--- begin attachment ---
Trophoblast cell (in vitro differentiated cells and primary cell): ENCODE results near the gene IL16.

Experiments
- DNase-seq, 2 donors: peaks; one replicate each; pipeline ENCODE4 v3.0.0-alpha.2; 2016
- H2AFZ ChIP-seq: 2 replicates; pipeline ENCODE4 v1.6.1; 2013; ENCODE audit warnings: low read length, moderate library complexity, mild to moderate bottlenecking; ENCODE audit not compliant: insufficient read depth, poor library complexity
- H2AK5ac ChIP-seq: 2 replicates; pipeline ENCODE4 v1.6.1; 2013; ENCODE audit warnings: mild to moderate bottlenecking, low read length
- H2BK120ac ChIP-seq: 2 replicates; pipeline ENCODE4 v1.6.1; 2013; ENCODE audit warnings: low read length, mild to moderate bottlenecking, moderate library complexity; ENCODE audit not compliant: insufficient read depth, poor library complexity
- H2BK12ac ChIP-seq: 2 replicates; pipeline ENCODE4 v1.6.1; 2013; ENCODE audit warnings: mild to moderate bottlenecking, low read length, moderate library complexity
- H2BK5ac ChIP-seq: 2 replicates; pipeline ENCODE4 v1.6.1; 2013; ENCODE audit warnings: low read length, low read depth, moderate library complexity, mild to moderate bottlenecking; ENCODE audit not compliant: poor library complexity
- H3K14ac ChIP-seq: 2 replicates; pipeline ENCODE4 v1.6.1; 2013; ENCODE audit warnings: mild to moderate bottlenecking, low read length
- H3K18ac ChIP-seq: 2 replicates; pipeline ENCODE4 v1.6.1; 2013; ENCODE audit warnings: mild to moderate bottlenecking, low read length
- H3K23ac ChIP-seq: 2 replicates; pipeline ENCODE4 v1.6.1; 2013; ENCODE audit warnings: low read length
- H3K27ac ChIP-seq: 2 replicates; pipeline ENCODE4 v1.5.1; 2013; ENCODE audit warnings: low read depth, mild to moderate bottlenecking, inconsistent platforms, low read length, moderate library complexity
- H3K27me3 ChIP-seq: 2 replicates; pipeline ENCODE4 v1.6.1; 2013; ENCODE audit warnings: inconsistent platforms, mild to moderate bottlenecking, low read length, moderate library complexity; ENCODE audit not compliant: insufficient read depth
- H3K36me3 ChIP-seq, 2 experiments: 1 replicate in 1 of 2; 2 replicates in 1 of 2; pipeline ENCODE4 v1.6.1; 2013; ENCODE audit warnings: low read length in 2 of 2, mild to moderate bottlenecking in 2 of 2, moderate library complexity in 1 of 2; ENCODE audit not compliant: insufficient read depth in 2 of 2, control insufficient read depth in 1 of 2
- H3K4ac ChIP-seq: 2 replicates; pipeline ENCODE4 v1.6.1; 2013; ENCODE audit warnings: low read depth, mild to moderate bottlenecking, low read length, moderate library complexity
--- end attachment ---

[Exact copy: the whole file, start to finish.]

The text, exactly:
Trophoblast cell (in vitro differentiated cells and primary cell): ENCODE results near the gene IL16.

Experiments
- DNase-seq, 2 donors: peaks; one replicate each; pipeline ENCODE4 v3.0.0-alpha.2; 2016
- H2AFZ ChIP-seq: 2 replicates; pipeline ENCODE4 v1.6.1; 2013; ENCODE audit warnings: low read length, moderate library complexity, mild to moderate bottlenecking; ENCODE audit not compliant: insufficient read depth, poor library complexity
- H2AK5ac ChIP-seq: 2 replicates; pipeline ENCODE4 v1.6.1; 2013; ENCODE audit warnings: mild to moderate bottlenecking, low read length
- H2BK120ac ChIP-seq: 2 replicates; pipeline ENCODE4 v1.6.1; 2013; ENCODE audit warnings: low read length, mild to moderate bottlenecking, moderate library complexity; ENCODE audit not compliant: insufficient read depth, poor library complexity
- H2BK12ac ChIP-seq: 2 replicates; pipeline ENCODE4 v1.6.1; 2013; ENCODE audit warnings: mild to moderate bottlenecking, low read length, moderate library complexity
- H2BK5ac ChIP-seq: 2 replicates; pipeline ENCODE4 v1.6.1; 2013; ENCODE audit warnings: low read length, low read depth, moderate library complexity, mild to moderate bottlenecking; ENCODE audit not compliant: poor library complexity
- H3K14ac ChIP-seq: 2 replicates; pipeline ENCODE4 v1.6.1; 2013; ENCODE audit warnings: mild to moderate bottlenecking, low read length
- H3K18ac ChIP-seq: 2 replicates; pipeline ENCODE4 v1.6.1; 2013; ENCODE audit warnings: mild to moderate bottlenecking, low read length
- H3K23ac ChIP-seq: 2 replicates; pipeline ENCODE4 v1.6.1; 2013; ENCODE audit warnings: low read length
- H3K27ac ChIP-seq: 2 replicates; pipeline ENCODE4 v1.5.1; 2013; ENCODE audit warnings: low read depth, mild to moderate bottlenecking, inconsistent platforms, low read length, moderate library complexity
- H3K27me3 ChIP-seq: 2 replicates; pipeline ENCODE4 v1.6.1; 2013; ENCODE audit warnings: inconsistent platforms, mild to moderate bottlenecking, low read length, moderate library complexity; ENCODE audit not compliant: insufficient read depth
- H3K36me3 ChIP-seq, 2 experiments: 1 replicate in 1 of 2; 2 replicates in 1 of 2; pipeline ENCODE4 v1.6.1; 2013; ENCODE audit warnings: low read length in 2 of 2, mild to moderate bottlenecking in 2 of 2, moderate library complexity in 1 of 2; ENCODE audit not compliant: insufficient read depth in 2 of 2, control insufficient read depth in 1 of 2
- H3K4ac ChIP-seq: 2 replicates; pipeline ENCODE4 v1.6.1; 2013; ENCODE audit warnings: low read depth, mild to moderate bottlenecking, low read length, moderate library complexity